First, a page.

An authentication factor is an approach to using information or data that is intimate to users for the authentication process. For example, the 2FA or two-factor authentication process allows you to authenticate users through an OTP or One-time-password, SMS messages, and even an authenticator link.
Several organizations have adopted the Factor authentication process over the years, and one such example is Google. It has now started making 2FA mandatory for several services, including Youtube, where creators will need factor authentication to log in.
Now that we have discussed the authentication side of the authentication vs. authorization
What Is Authorization?
The authorization process helps businesses employ a security policy and define access for users. After the authentication process, a user’s identity is validated, and further, the authorization process uses predefined security policies to determine,
- Specific user privileges
- Total time of access
- Database or storage allocations
- Access for specific file directories
When a user tries to login into a system, the authorization process ensures that proper permissions are granted for access to data.
Once user credentials are validated, the system admin or an automated authorization orchestrator will check if the user is subscribed to a streaming plan and determine the subscription tier.
Based on the subscription tier, content access is provided to the user. In addition, it uses edge authentication services with token agnostic authentication systems to ensure reliable, scalable, and flexible operations.
Now that we know what is authorization let’s discuss how does it work?
The authorization process differs according to the purpose for which it is used. For example, an authorization process for user access to content differs from the authorization of an online transaction.
During a financial transaction, 2FA is commonly used to authenticate users. After determining the user’s identity, a payment gateway authorizes the transaction after verification from the user’s bank or other financial institution.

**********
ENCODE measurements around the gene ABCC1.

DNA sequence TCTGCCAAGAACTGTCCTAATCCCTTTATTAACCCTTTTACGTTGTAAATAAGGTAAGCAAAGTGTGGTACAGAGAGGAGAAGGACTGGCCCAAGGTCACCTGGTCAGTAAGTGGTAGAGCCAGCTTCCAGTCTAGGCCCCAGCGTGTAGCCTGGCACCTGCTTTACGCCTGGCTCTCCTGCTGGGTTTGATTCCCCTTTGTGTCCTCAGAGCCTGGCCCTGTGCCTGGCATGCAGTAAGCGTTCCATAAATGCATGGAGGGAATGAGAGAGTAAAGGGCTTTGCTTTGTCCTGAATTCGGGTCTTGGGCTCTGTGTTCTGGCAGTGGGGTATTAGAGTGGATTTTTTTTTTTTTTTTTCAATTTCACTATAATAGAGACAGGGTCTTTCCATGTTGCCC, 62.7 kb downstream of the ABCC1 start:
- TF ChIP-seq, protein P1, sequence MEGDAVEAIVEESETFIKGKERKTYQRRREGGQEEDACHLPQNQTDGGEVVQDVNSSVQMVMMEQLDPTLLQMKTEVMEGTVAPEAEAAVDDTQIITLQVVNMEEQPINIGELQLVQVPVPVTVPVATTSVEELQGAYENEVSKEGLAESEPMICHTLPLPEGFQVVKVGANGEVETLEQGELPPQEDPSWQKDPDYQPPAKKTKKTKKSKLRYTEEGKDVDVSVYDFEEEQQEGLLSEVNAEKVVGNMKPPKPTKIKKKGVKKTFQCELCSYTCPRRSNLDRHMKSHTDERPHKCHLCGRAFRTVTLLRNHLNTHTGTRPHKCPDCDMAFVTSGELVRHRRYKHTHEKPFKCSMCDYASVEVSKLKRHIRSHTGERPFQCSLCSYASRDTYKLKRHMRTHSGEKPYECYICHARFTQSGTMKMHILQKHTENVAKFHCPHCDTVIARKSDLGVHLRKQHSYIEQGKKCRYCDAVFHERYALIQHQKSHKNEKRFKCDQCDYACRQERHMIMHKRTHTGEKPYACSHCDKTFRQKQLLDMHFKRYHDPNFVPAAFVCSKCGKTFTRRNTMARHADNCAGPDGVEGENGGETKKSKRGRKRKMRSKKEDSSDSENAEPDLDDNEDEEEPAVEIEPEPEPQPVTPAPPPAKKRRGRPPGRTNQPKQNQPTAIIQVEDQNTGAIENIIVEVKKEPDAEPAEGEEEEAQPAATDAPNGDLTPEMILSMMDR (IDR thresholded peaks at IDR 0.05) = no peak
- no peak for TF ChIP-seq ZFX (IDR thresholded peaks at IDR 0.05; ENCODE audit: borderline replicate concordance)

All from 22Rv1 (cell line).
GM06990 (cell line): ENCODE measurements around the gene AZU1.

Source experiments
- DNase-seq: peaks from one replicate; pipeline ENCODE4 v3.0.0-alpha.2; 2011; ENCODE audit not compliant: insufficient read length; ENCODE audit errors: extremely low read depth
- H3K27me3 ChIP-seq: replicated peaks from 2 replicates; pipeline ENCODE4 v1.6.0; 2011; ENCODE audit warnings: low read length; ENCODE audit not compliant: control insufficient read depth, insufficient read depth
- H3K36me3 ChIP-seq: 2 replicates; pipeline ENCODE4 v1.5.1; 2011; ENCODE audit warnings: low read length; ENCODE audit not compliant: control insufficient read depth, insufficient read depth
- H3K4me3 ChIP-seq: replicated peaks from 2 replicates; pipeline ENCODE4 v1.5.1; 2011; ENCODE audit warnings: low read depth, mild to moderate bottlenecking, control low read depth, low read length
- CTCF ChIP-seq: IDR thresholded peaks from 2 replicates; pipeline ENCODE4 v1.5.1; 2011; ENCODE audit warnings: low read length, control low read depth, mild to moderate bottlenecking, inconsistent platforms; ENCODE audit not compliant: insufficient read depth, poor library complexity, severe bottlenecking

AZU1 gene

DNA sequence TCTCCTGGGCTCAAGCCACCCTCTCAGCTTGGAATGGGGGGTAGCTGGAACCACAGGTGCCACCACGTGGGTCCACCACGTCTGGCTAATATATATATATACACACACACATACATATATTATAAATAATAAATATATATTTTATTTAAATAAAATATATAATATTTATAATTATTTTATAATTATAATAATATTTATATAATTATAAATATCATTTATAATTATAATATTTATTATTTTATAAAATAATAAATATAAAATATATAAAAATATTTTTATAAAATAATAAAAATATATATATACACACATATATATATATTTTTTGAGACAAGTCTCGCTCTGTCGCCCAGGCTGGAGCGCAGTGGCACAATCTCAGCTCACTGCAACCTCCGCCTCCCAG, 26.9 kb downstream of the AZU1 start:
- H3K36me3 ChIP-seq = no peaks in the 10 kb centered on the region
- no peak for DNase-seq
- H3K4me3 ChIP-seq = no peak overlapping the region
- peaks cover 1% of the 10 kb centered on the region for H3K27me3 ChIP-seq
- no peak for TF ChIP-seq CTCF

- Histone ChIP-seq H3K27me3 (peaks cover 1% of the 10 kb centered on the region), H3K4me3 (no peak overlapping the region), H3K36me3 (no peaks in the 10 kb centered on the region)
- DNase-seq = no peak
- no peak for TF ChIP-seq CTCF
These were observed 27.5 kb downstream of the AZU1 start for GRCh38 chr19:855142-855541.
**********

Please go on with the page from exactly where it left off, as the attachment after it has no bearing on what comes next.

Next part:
Similarly, the system validates the user’s privileges according to the security policies and grants permission for content access authorization. Here, the authorization process depends on a specific set of guidelines for user access.
Now that we have discussed all the aspects of authentication vs. authorization, here is a side-by-side differentiation.
Difference Between Authentication vs. Authorization
We created a table on how is authentication different from authorization to easily understand.
|Determines the identity of users through different types of authentication methods||Enables data or content access for users based on a specific set of security policies|
|The user is an active participant in the process||Most of the process stays in the backend, and users have no part.|
|Requires user’s device and login credentials||Requires authentication process to be executed first.|
The debate of authentication vs. authorization is bound to continue unless there is a clear understanding of how they work. Here, we have shed some light on how authentication and authorization are different yet necessary for users’ secure access to content, data, or financial transactions. Understanding the difference will help you design your security systems better and enhance data protection.